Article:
The neural basis of the dynamic unconscious

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Abstract

A great deal of complex cognitive processing occurs at the unconscious level and affects how humans behave, think, and feel. Scientists are only now beginning to understand how this occurs on the neural level. Understanding the neural basis of consciousness requires an account of the neural mechanisms that underlie both conscious and unconscious thought, and their dynamic interaction. For example, how do conscious impulses, thoughts, or desires become unconscious (e.g., repression) or, conversely, how do unconscious impulses, desires, or motives become conscious (e.g., Freudian slips)? Research taking advantage of advances in technologies, like functional magnetic resonance imaging, has led to a revival and re-conceptualization of some of the key concepts of psychoanalytic theory, but steps toward understanding their neural basis have only just commenced. According to psychoanalytic theory, unconscious dynamic processes defensively remove anxiety-provoking thoughts and impulses from consciousness in response to one’s conflicting attitudes. The processes that keep unwanted thoughts from entering consciousness include repression, suppression, and dissociation. In this literature review, studies from psychology and cognitive neuroscience in both healthy and patient populations that are beginning to elucidate the neural basis of these phenomena are discussed and organized within a conceptual framework. Further studies in this emerging field at the intersection of psychoanalytic theory and neuroscience are needed.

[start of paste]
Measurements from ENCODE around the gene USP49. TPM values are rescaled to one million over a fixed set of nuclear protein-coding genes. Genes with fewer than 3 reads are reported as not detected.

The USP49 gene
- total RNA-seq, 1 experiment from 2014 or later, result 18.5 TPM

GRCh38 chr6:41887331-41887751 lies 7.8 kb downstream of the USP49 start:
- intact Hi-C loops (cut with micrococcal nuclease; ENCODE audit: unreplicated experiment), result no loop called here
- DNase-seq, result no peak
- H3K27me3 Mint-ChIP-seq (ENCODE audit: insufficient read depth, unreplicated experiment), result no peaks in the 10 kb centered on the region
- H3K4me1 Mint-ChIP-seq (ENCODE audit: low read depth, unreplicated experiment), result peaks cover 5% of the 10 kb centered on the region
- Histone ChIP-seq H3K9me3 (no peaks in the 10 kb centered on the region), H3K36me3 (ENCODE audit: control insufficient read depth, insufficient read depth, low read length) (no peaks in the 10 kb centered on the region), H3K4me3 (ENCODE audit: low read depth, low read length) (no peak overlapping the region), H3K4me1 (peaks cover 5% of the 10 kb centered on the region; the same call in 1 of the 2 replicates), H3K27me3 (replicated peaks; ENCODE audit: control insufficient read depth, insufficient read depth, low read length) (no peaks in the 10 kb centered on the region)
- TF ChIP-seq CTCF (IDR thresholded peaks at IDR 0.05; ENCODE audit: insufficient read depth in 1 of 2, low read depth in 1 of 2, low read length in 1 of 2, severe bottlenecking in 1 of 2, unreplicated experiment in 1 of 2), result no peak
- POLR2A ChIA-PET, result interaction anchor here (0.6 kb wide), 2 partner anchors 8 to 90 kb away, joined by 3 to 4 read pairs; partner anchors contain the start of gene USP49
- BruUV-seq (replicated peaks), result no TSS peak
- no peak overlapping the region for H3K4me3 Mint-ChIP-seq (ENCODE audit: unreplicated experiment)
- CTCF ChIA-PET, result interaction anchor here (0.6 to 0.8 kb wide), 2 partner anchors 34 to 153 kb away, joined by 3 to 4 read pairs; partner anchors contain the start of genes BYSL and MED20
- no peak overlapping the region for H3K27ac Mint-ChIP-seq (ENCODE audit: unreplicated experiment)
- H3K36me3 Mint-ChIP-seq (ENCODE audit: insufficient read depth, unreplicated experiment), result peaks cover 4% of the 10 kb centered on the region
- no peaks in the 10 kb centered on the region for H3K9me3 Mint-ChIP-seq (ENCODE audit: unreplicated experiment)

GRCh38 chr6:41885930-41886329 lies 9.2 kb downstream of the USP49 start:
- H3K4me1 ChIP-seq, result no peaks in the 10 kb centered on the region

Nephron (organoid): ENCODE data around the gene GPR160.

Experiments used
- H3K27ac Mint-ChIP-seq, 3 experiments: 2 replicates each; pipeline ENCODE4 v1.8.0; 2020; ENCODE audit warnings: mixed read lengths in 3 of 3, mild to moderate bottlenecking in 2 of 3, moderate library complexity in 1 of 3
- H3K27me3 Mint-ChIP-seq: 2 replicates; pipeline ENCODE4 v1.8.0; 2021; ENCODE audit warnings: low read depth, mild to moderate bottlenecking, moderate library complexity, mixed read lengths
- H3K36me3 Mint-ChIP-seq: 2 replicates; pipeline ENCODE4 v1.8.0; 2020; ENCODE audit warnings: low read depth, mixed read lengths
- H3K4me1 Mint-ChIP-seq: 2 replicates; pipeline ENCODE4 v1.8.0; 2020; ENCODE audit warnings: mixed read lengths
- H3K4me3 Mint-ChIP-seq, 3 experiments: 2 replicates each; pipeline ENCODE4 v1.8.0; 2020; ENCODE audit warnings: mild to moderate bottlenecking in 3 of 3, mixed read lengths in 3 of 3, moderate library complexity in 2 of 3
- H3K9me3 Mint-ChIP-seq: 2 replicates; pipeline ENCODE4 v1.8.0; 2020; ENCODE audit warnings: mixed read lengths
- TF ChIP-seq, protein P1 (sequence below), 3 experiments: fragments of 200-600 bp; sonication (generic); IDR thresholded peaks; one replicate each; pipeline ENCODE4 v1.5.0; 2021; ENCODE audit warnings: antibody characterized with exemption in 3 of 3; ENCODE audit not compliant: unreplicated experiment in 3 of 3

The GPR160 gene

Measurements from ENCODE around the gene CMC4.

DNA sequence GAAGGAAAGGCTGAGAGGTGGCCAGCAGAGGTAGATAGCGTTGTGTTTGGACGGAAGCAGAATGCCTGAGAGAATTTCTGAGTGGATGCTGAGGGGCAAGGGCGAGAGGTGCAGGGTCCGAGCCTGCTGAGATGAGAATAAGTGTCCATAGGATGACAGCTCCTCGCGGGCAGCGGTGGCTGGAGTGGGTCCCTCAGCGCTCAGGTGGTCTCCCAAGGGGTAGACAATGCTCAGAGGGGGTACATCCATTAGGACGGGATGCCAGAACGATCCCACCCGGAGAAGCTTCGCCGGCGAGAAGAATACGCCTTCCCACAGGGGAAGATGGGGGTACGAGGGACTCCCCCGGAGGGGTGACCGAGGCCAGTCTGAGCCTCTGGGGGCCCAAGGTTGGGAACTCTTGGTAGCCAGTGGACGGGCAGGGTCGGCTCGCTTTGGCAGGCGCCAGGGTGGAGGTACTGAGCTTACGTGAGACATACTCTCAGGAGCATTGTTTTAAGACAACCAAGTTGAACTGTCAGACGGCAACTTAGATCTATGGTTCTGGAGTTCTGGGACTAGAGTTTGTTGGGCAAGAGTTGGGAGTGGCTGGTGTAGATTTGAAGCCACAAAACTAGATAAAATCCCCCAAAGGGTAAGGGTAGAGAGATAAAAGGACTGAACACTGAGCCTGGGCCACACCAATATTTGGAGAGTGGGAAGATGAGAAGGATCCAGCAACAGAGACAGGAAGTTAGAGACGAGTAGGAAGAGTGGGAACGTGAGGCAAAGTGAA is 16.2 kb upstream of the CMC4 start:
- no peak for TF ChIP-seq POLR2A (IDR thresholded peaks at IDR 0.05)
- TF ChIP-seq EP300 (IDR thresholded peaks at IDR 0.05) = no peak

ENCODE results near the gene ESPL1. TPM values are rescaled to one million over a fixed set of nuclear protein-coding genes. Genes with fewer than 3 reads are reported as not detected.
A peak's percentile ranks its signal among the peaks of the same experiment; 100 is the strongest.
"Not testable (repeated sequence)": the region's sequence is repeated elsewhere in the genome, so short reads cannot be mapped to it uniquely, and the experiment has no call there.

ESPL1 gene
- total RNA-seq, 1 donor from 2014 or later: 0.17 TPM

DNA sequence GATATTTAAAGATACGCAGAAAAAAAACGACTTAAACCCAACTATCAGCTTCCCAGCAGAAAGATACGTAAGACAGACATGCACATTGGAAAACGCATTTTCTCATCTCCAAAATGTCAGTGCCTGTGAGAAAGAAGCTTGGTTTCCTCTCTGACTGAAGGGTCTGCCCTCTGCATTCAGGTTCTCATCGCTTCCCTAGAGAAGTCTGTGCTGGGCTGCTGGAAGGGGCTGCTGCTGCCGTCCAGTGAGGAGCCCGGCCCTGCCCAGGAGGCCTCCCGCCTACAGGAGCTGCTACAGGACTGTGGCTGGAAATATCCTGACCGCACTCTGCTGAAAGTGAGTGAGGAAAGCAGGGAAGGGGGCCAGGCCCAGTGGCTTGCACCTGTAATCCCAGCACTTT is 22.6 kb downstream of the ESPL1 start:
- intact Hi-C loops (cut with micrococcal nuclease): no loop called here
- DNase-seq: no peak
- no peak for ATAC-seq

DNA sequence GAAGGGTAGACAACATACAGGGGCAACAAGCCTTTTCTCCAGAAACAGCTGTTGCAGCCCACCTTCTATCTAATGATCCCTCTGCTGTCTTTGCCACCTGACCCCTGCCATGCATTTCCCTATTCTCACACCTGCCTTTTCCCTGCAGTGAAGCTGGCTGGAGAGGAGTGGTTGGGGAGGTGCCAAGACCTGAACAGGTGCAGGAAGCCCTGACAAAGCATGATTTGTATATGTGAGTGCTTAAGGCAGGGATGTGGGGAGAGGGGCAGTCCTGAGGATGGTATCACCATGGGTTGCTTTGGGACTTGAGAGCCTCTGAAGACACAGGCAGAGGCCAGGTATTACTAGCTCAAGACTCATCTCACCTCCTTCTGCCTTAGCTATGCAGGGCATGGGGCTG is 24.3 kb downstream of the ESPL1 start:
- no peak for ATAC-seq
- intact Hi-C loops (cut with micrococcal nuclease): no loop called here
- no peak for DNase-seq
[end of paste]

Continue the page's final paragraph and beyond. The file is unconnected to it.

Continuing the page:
Original languageEnglish
Pages (from-to)5-31
Number of pages27
JournalNeuropsychoanalysis
Volume13
Issue number1
DOIs
StatePublished - Jan 2011

Keywords

  • Dissociation
  • Neural
  • Psychodynamic
  • Repression
  • Suppression
  • Unconscious

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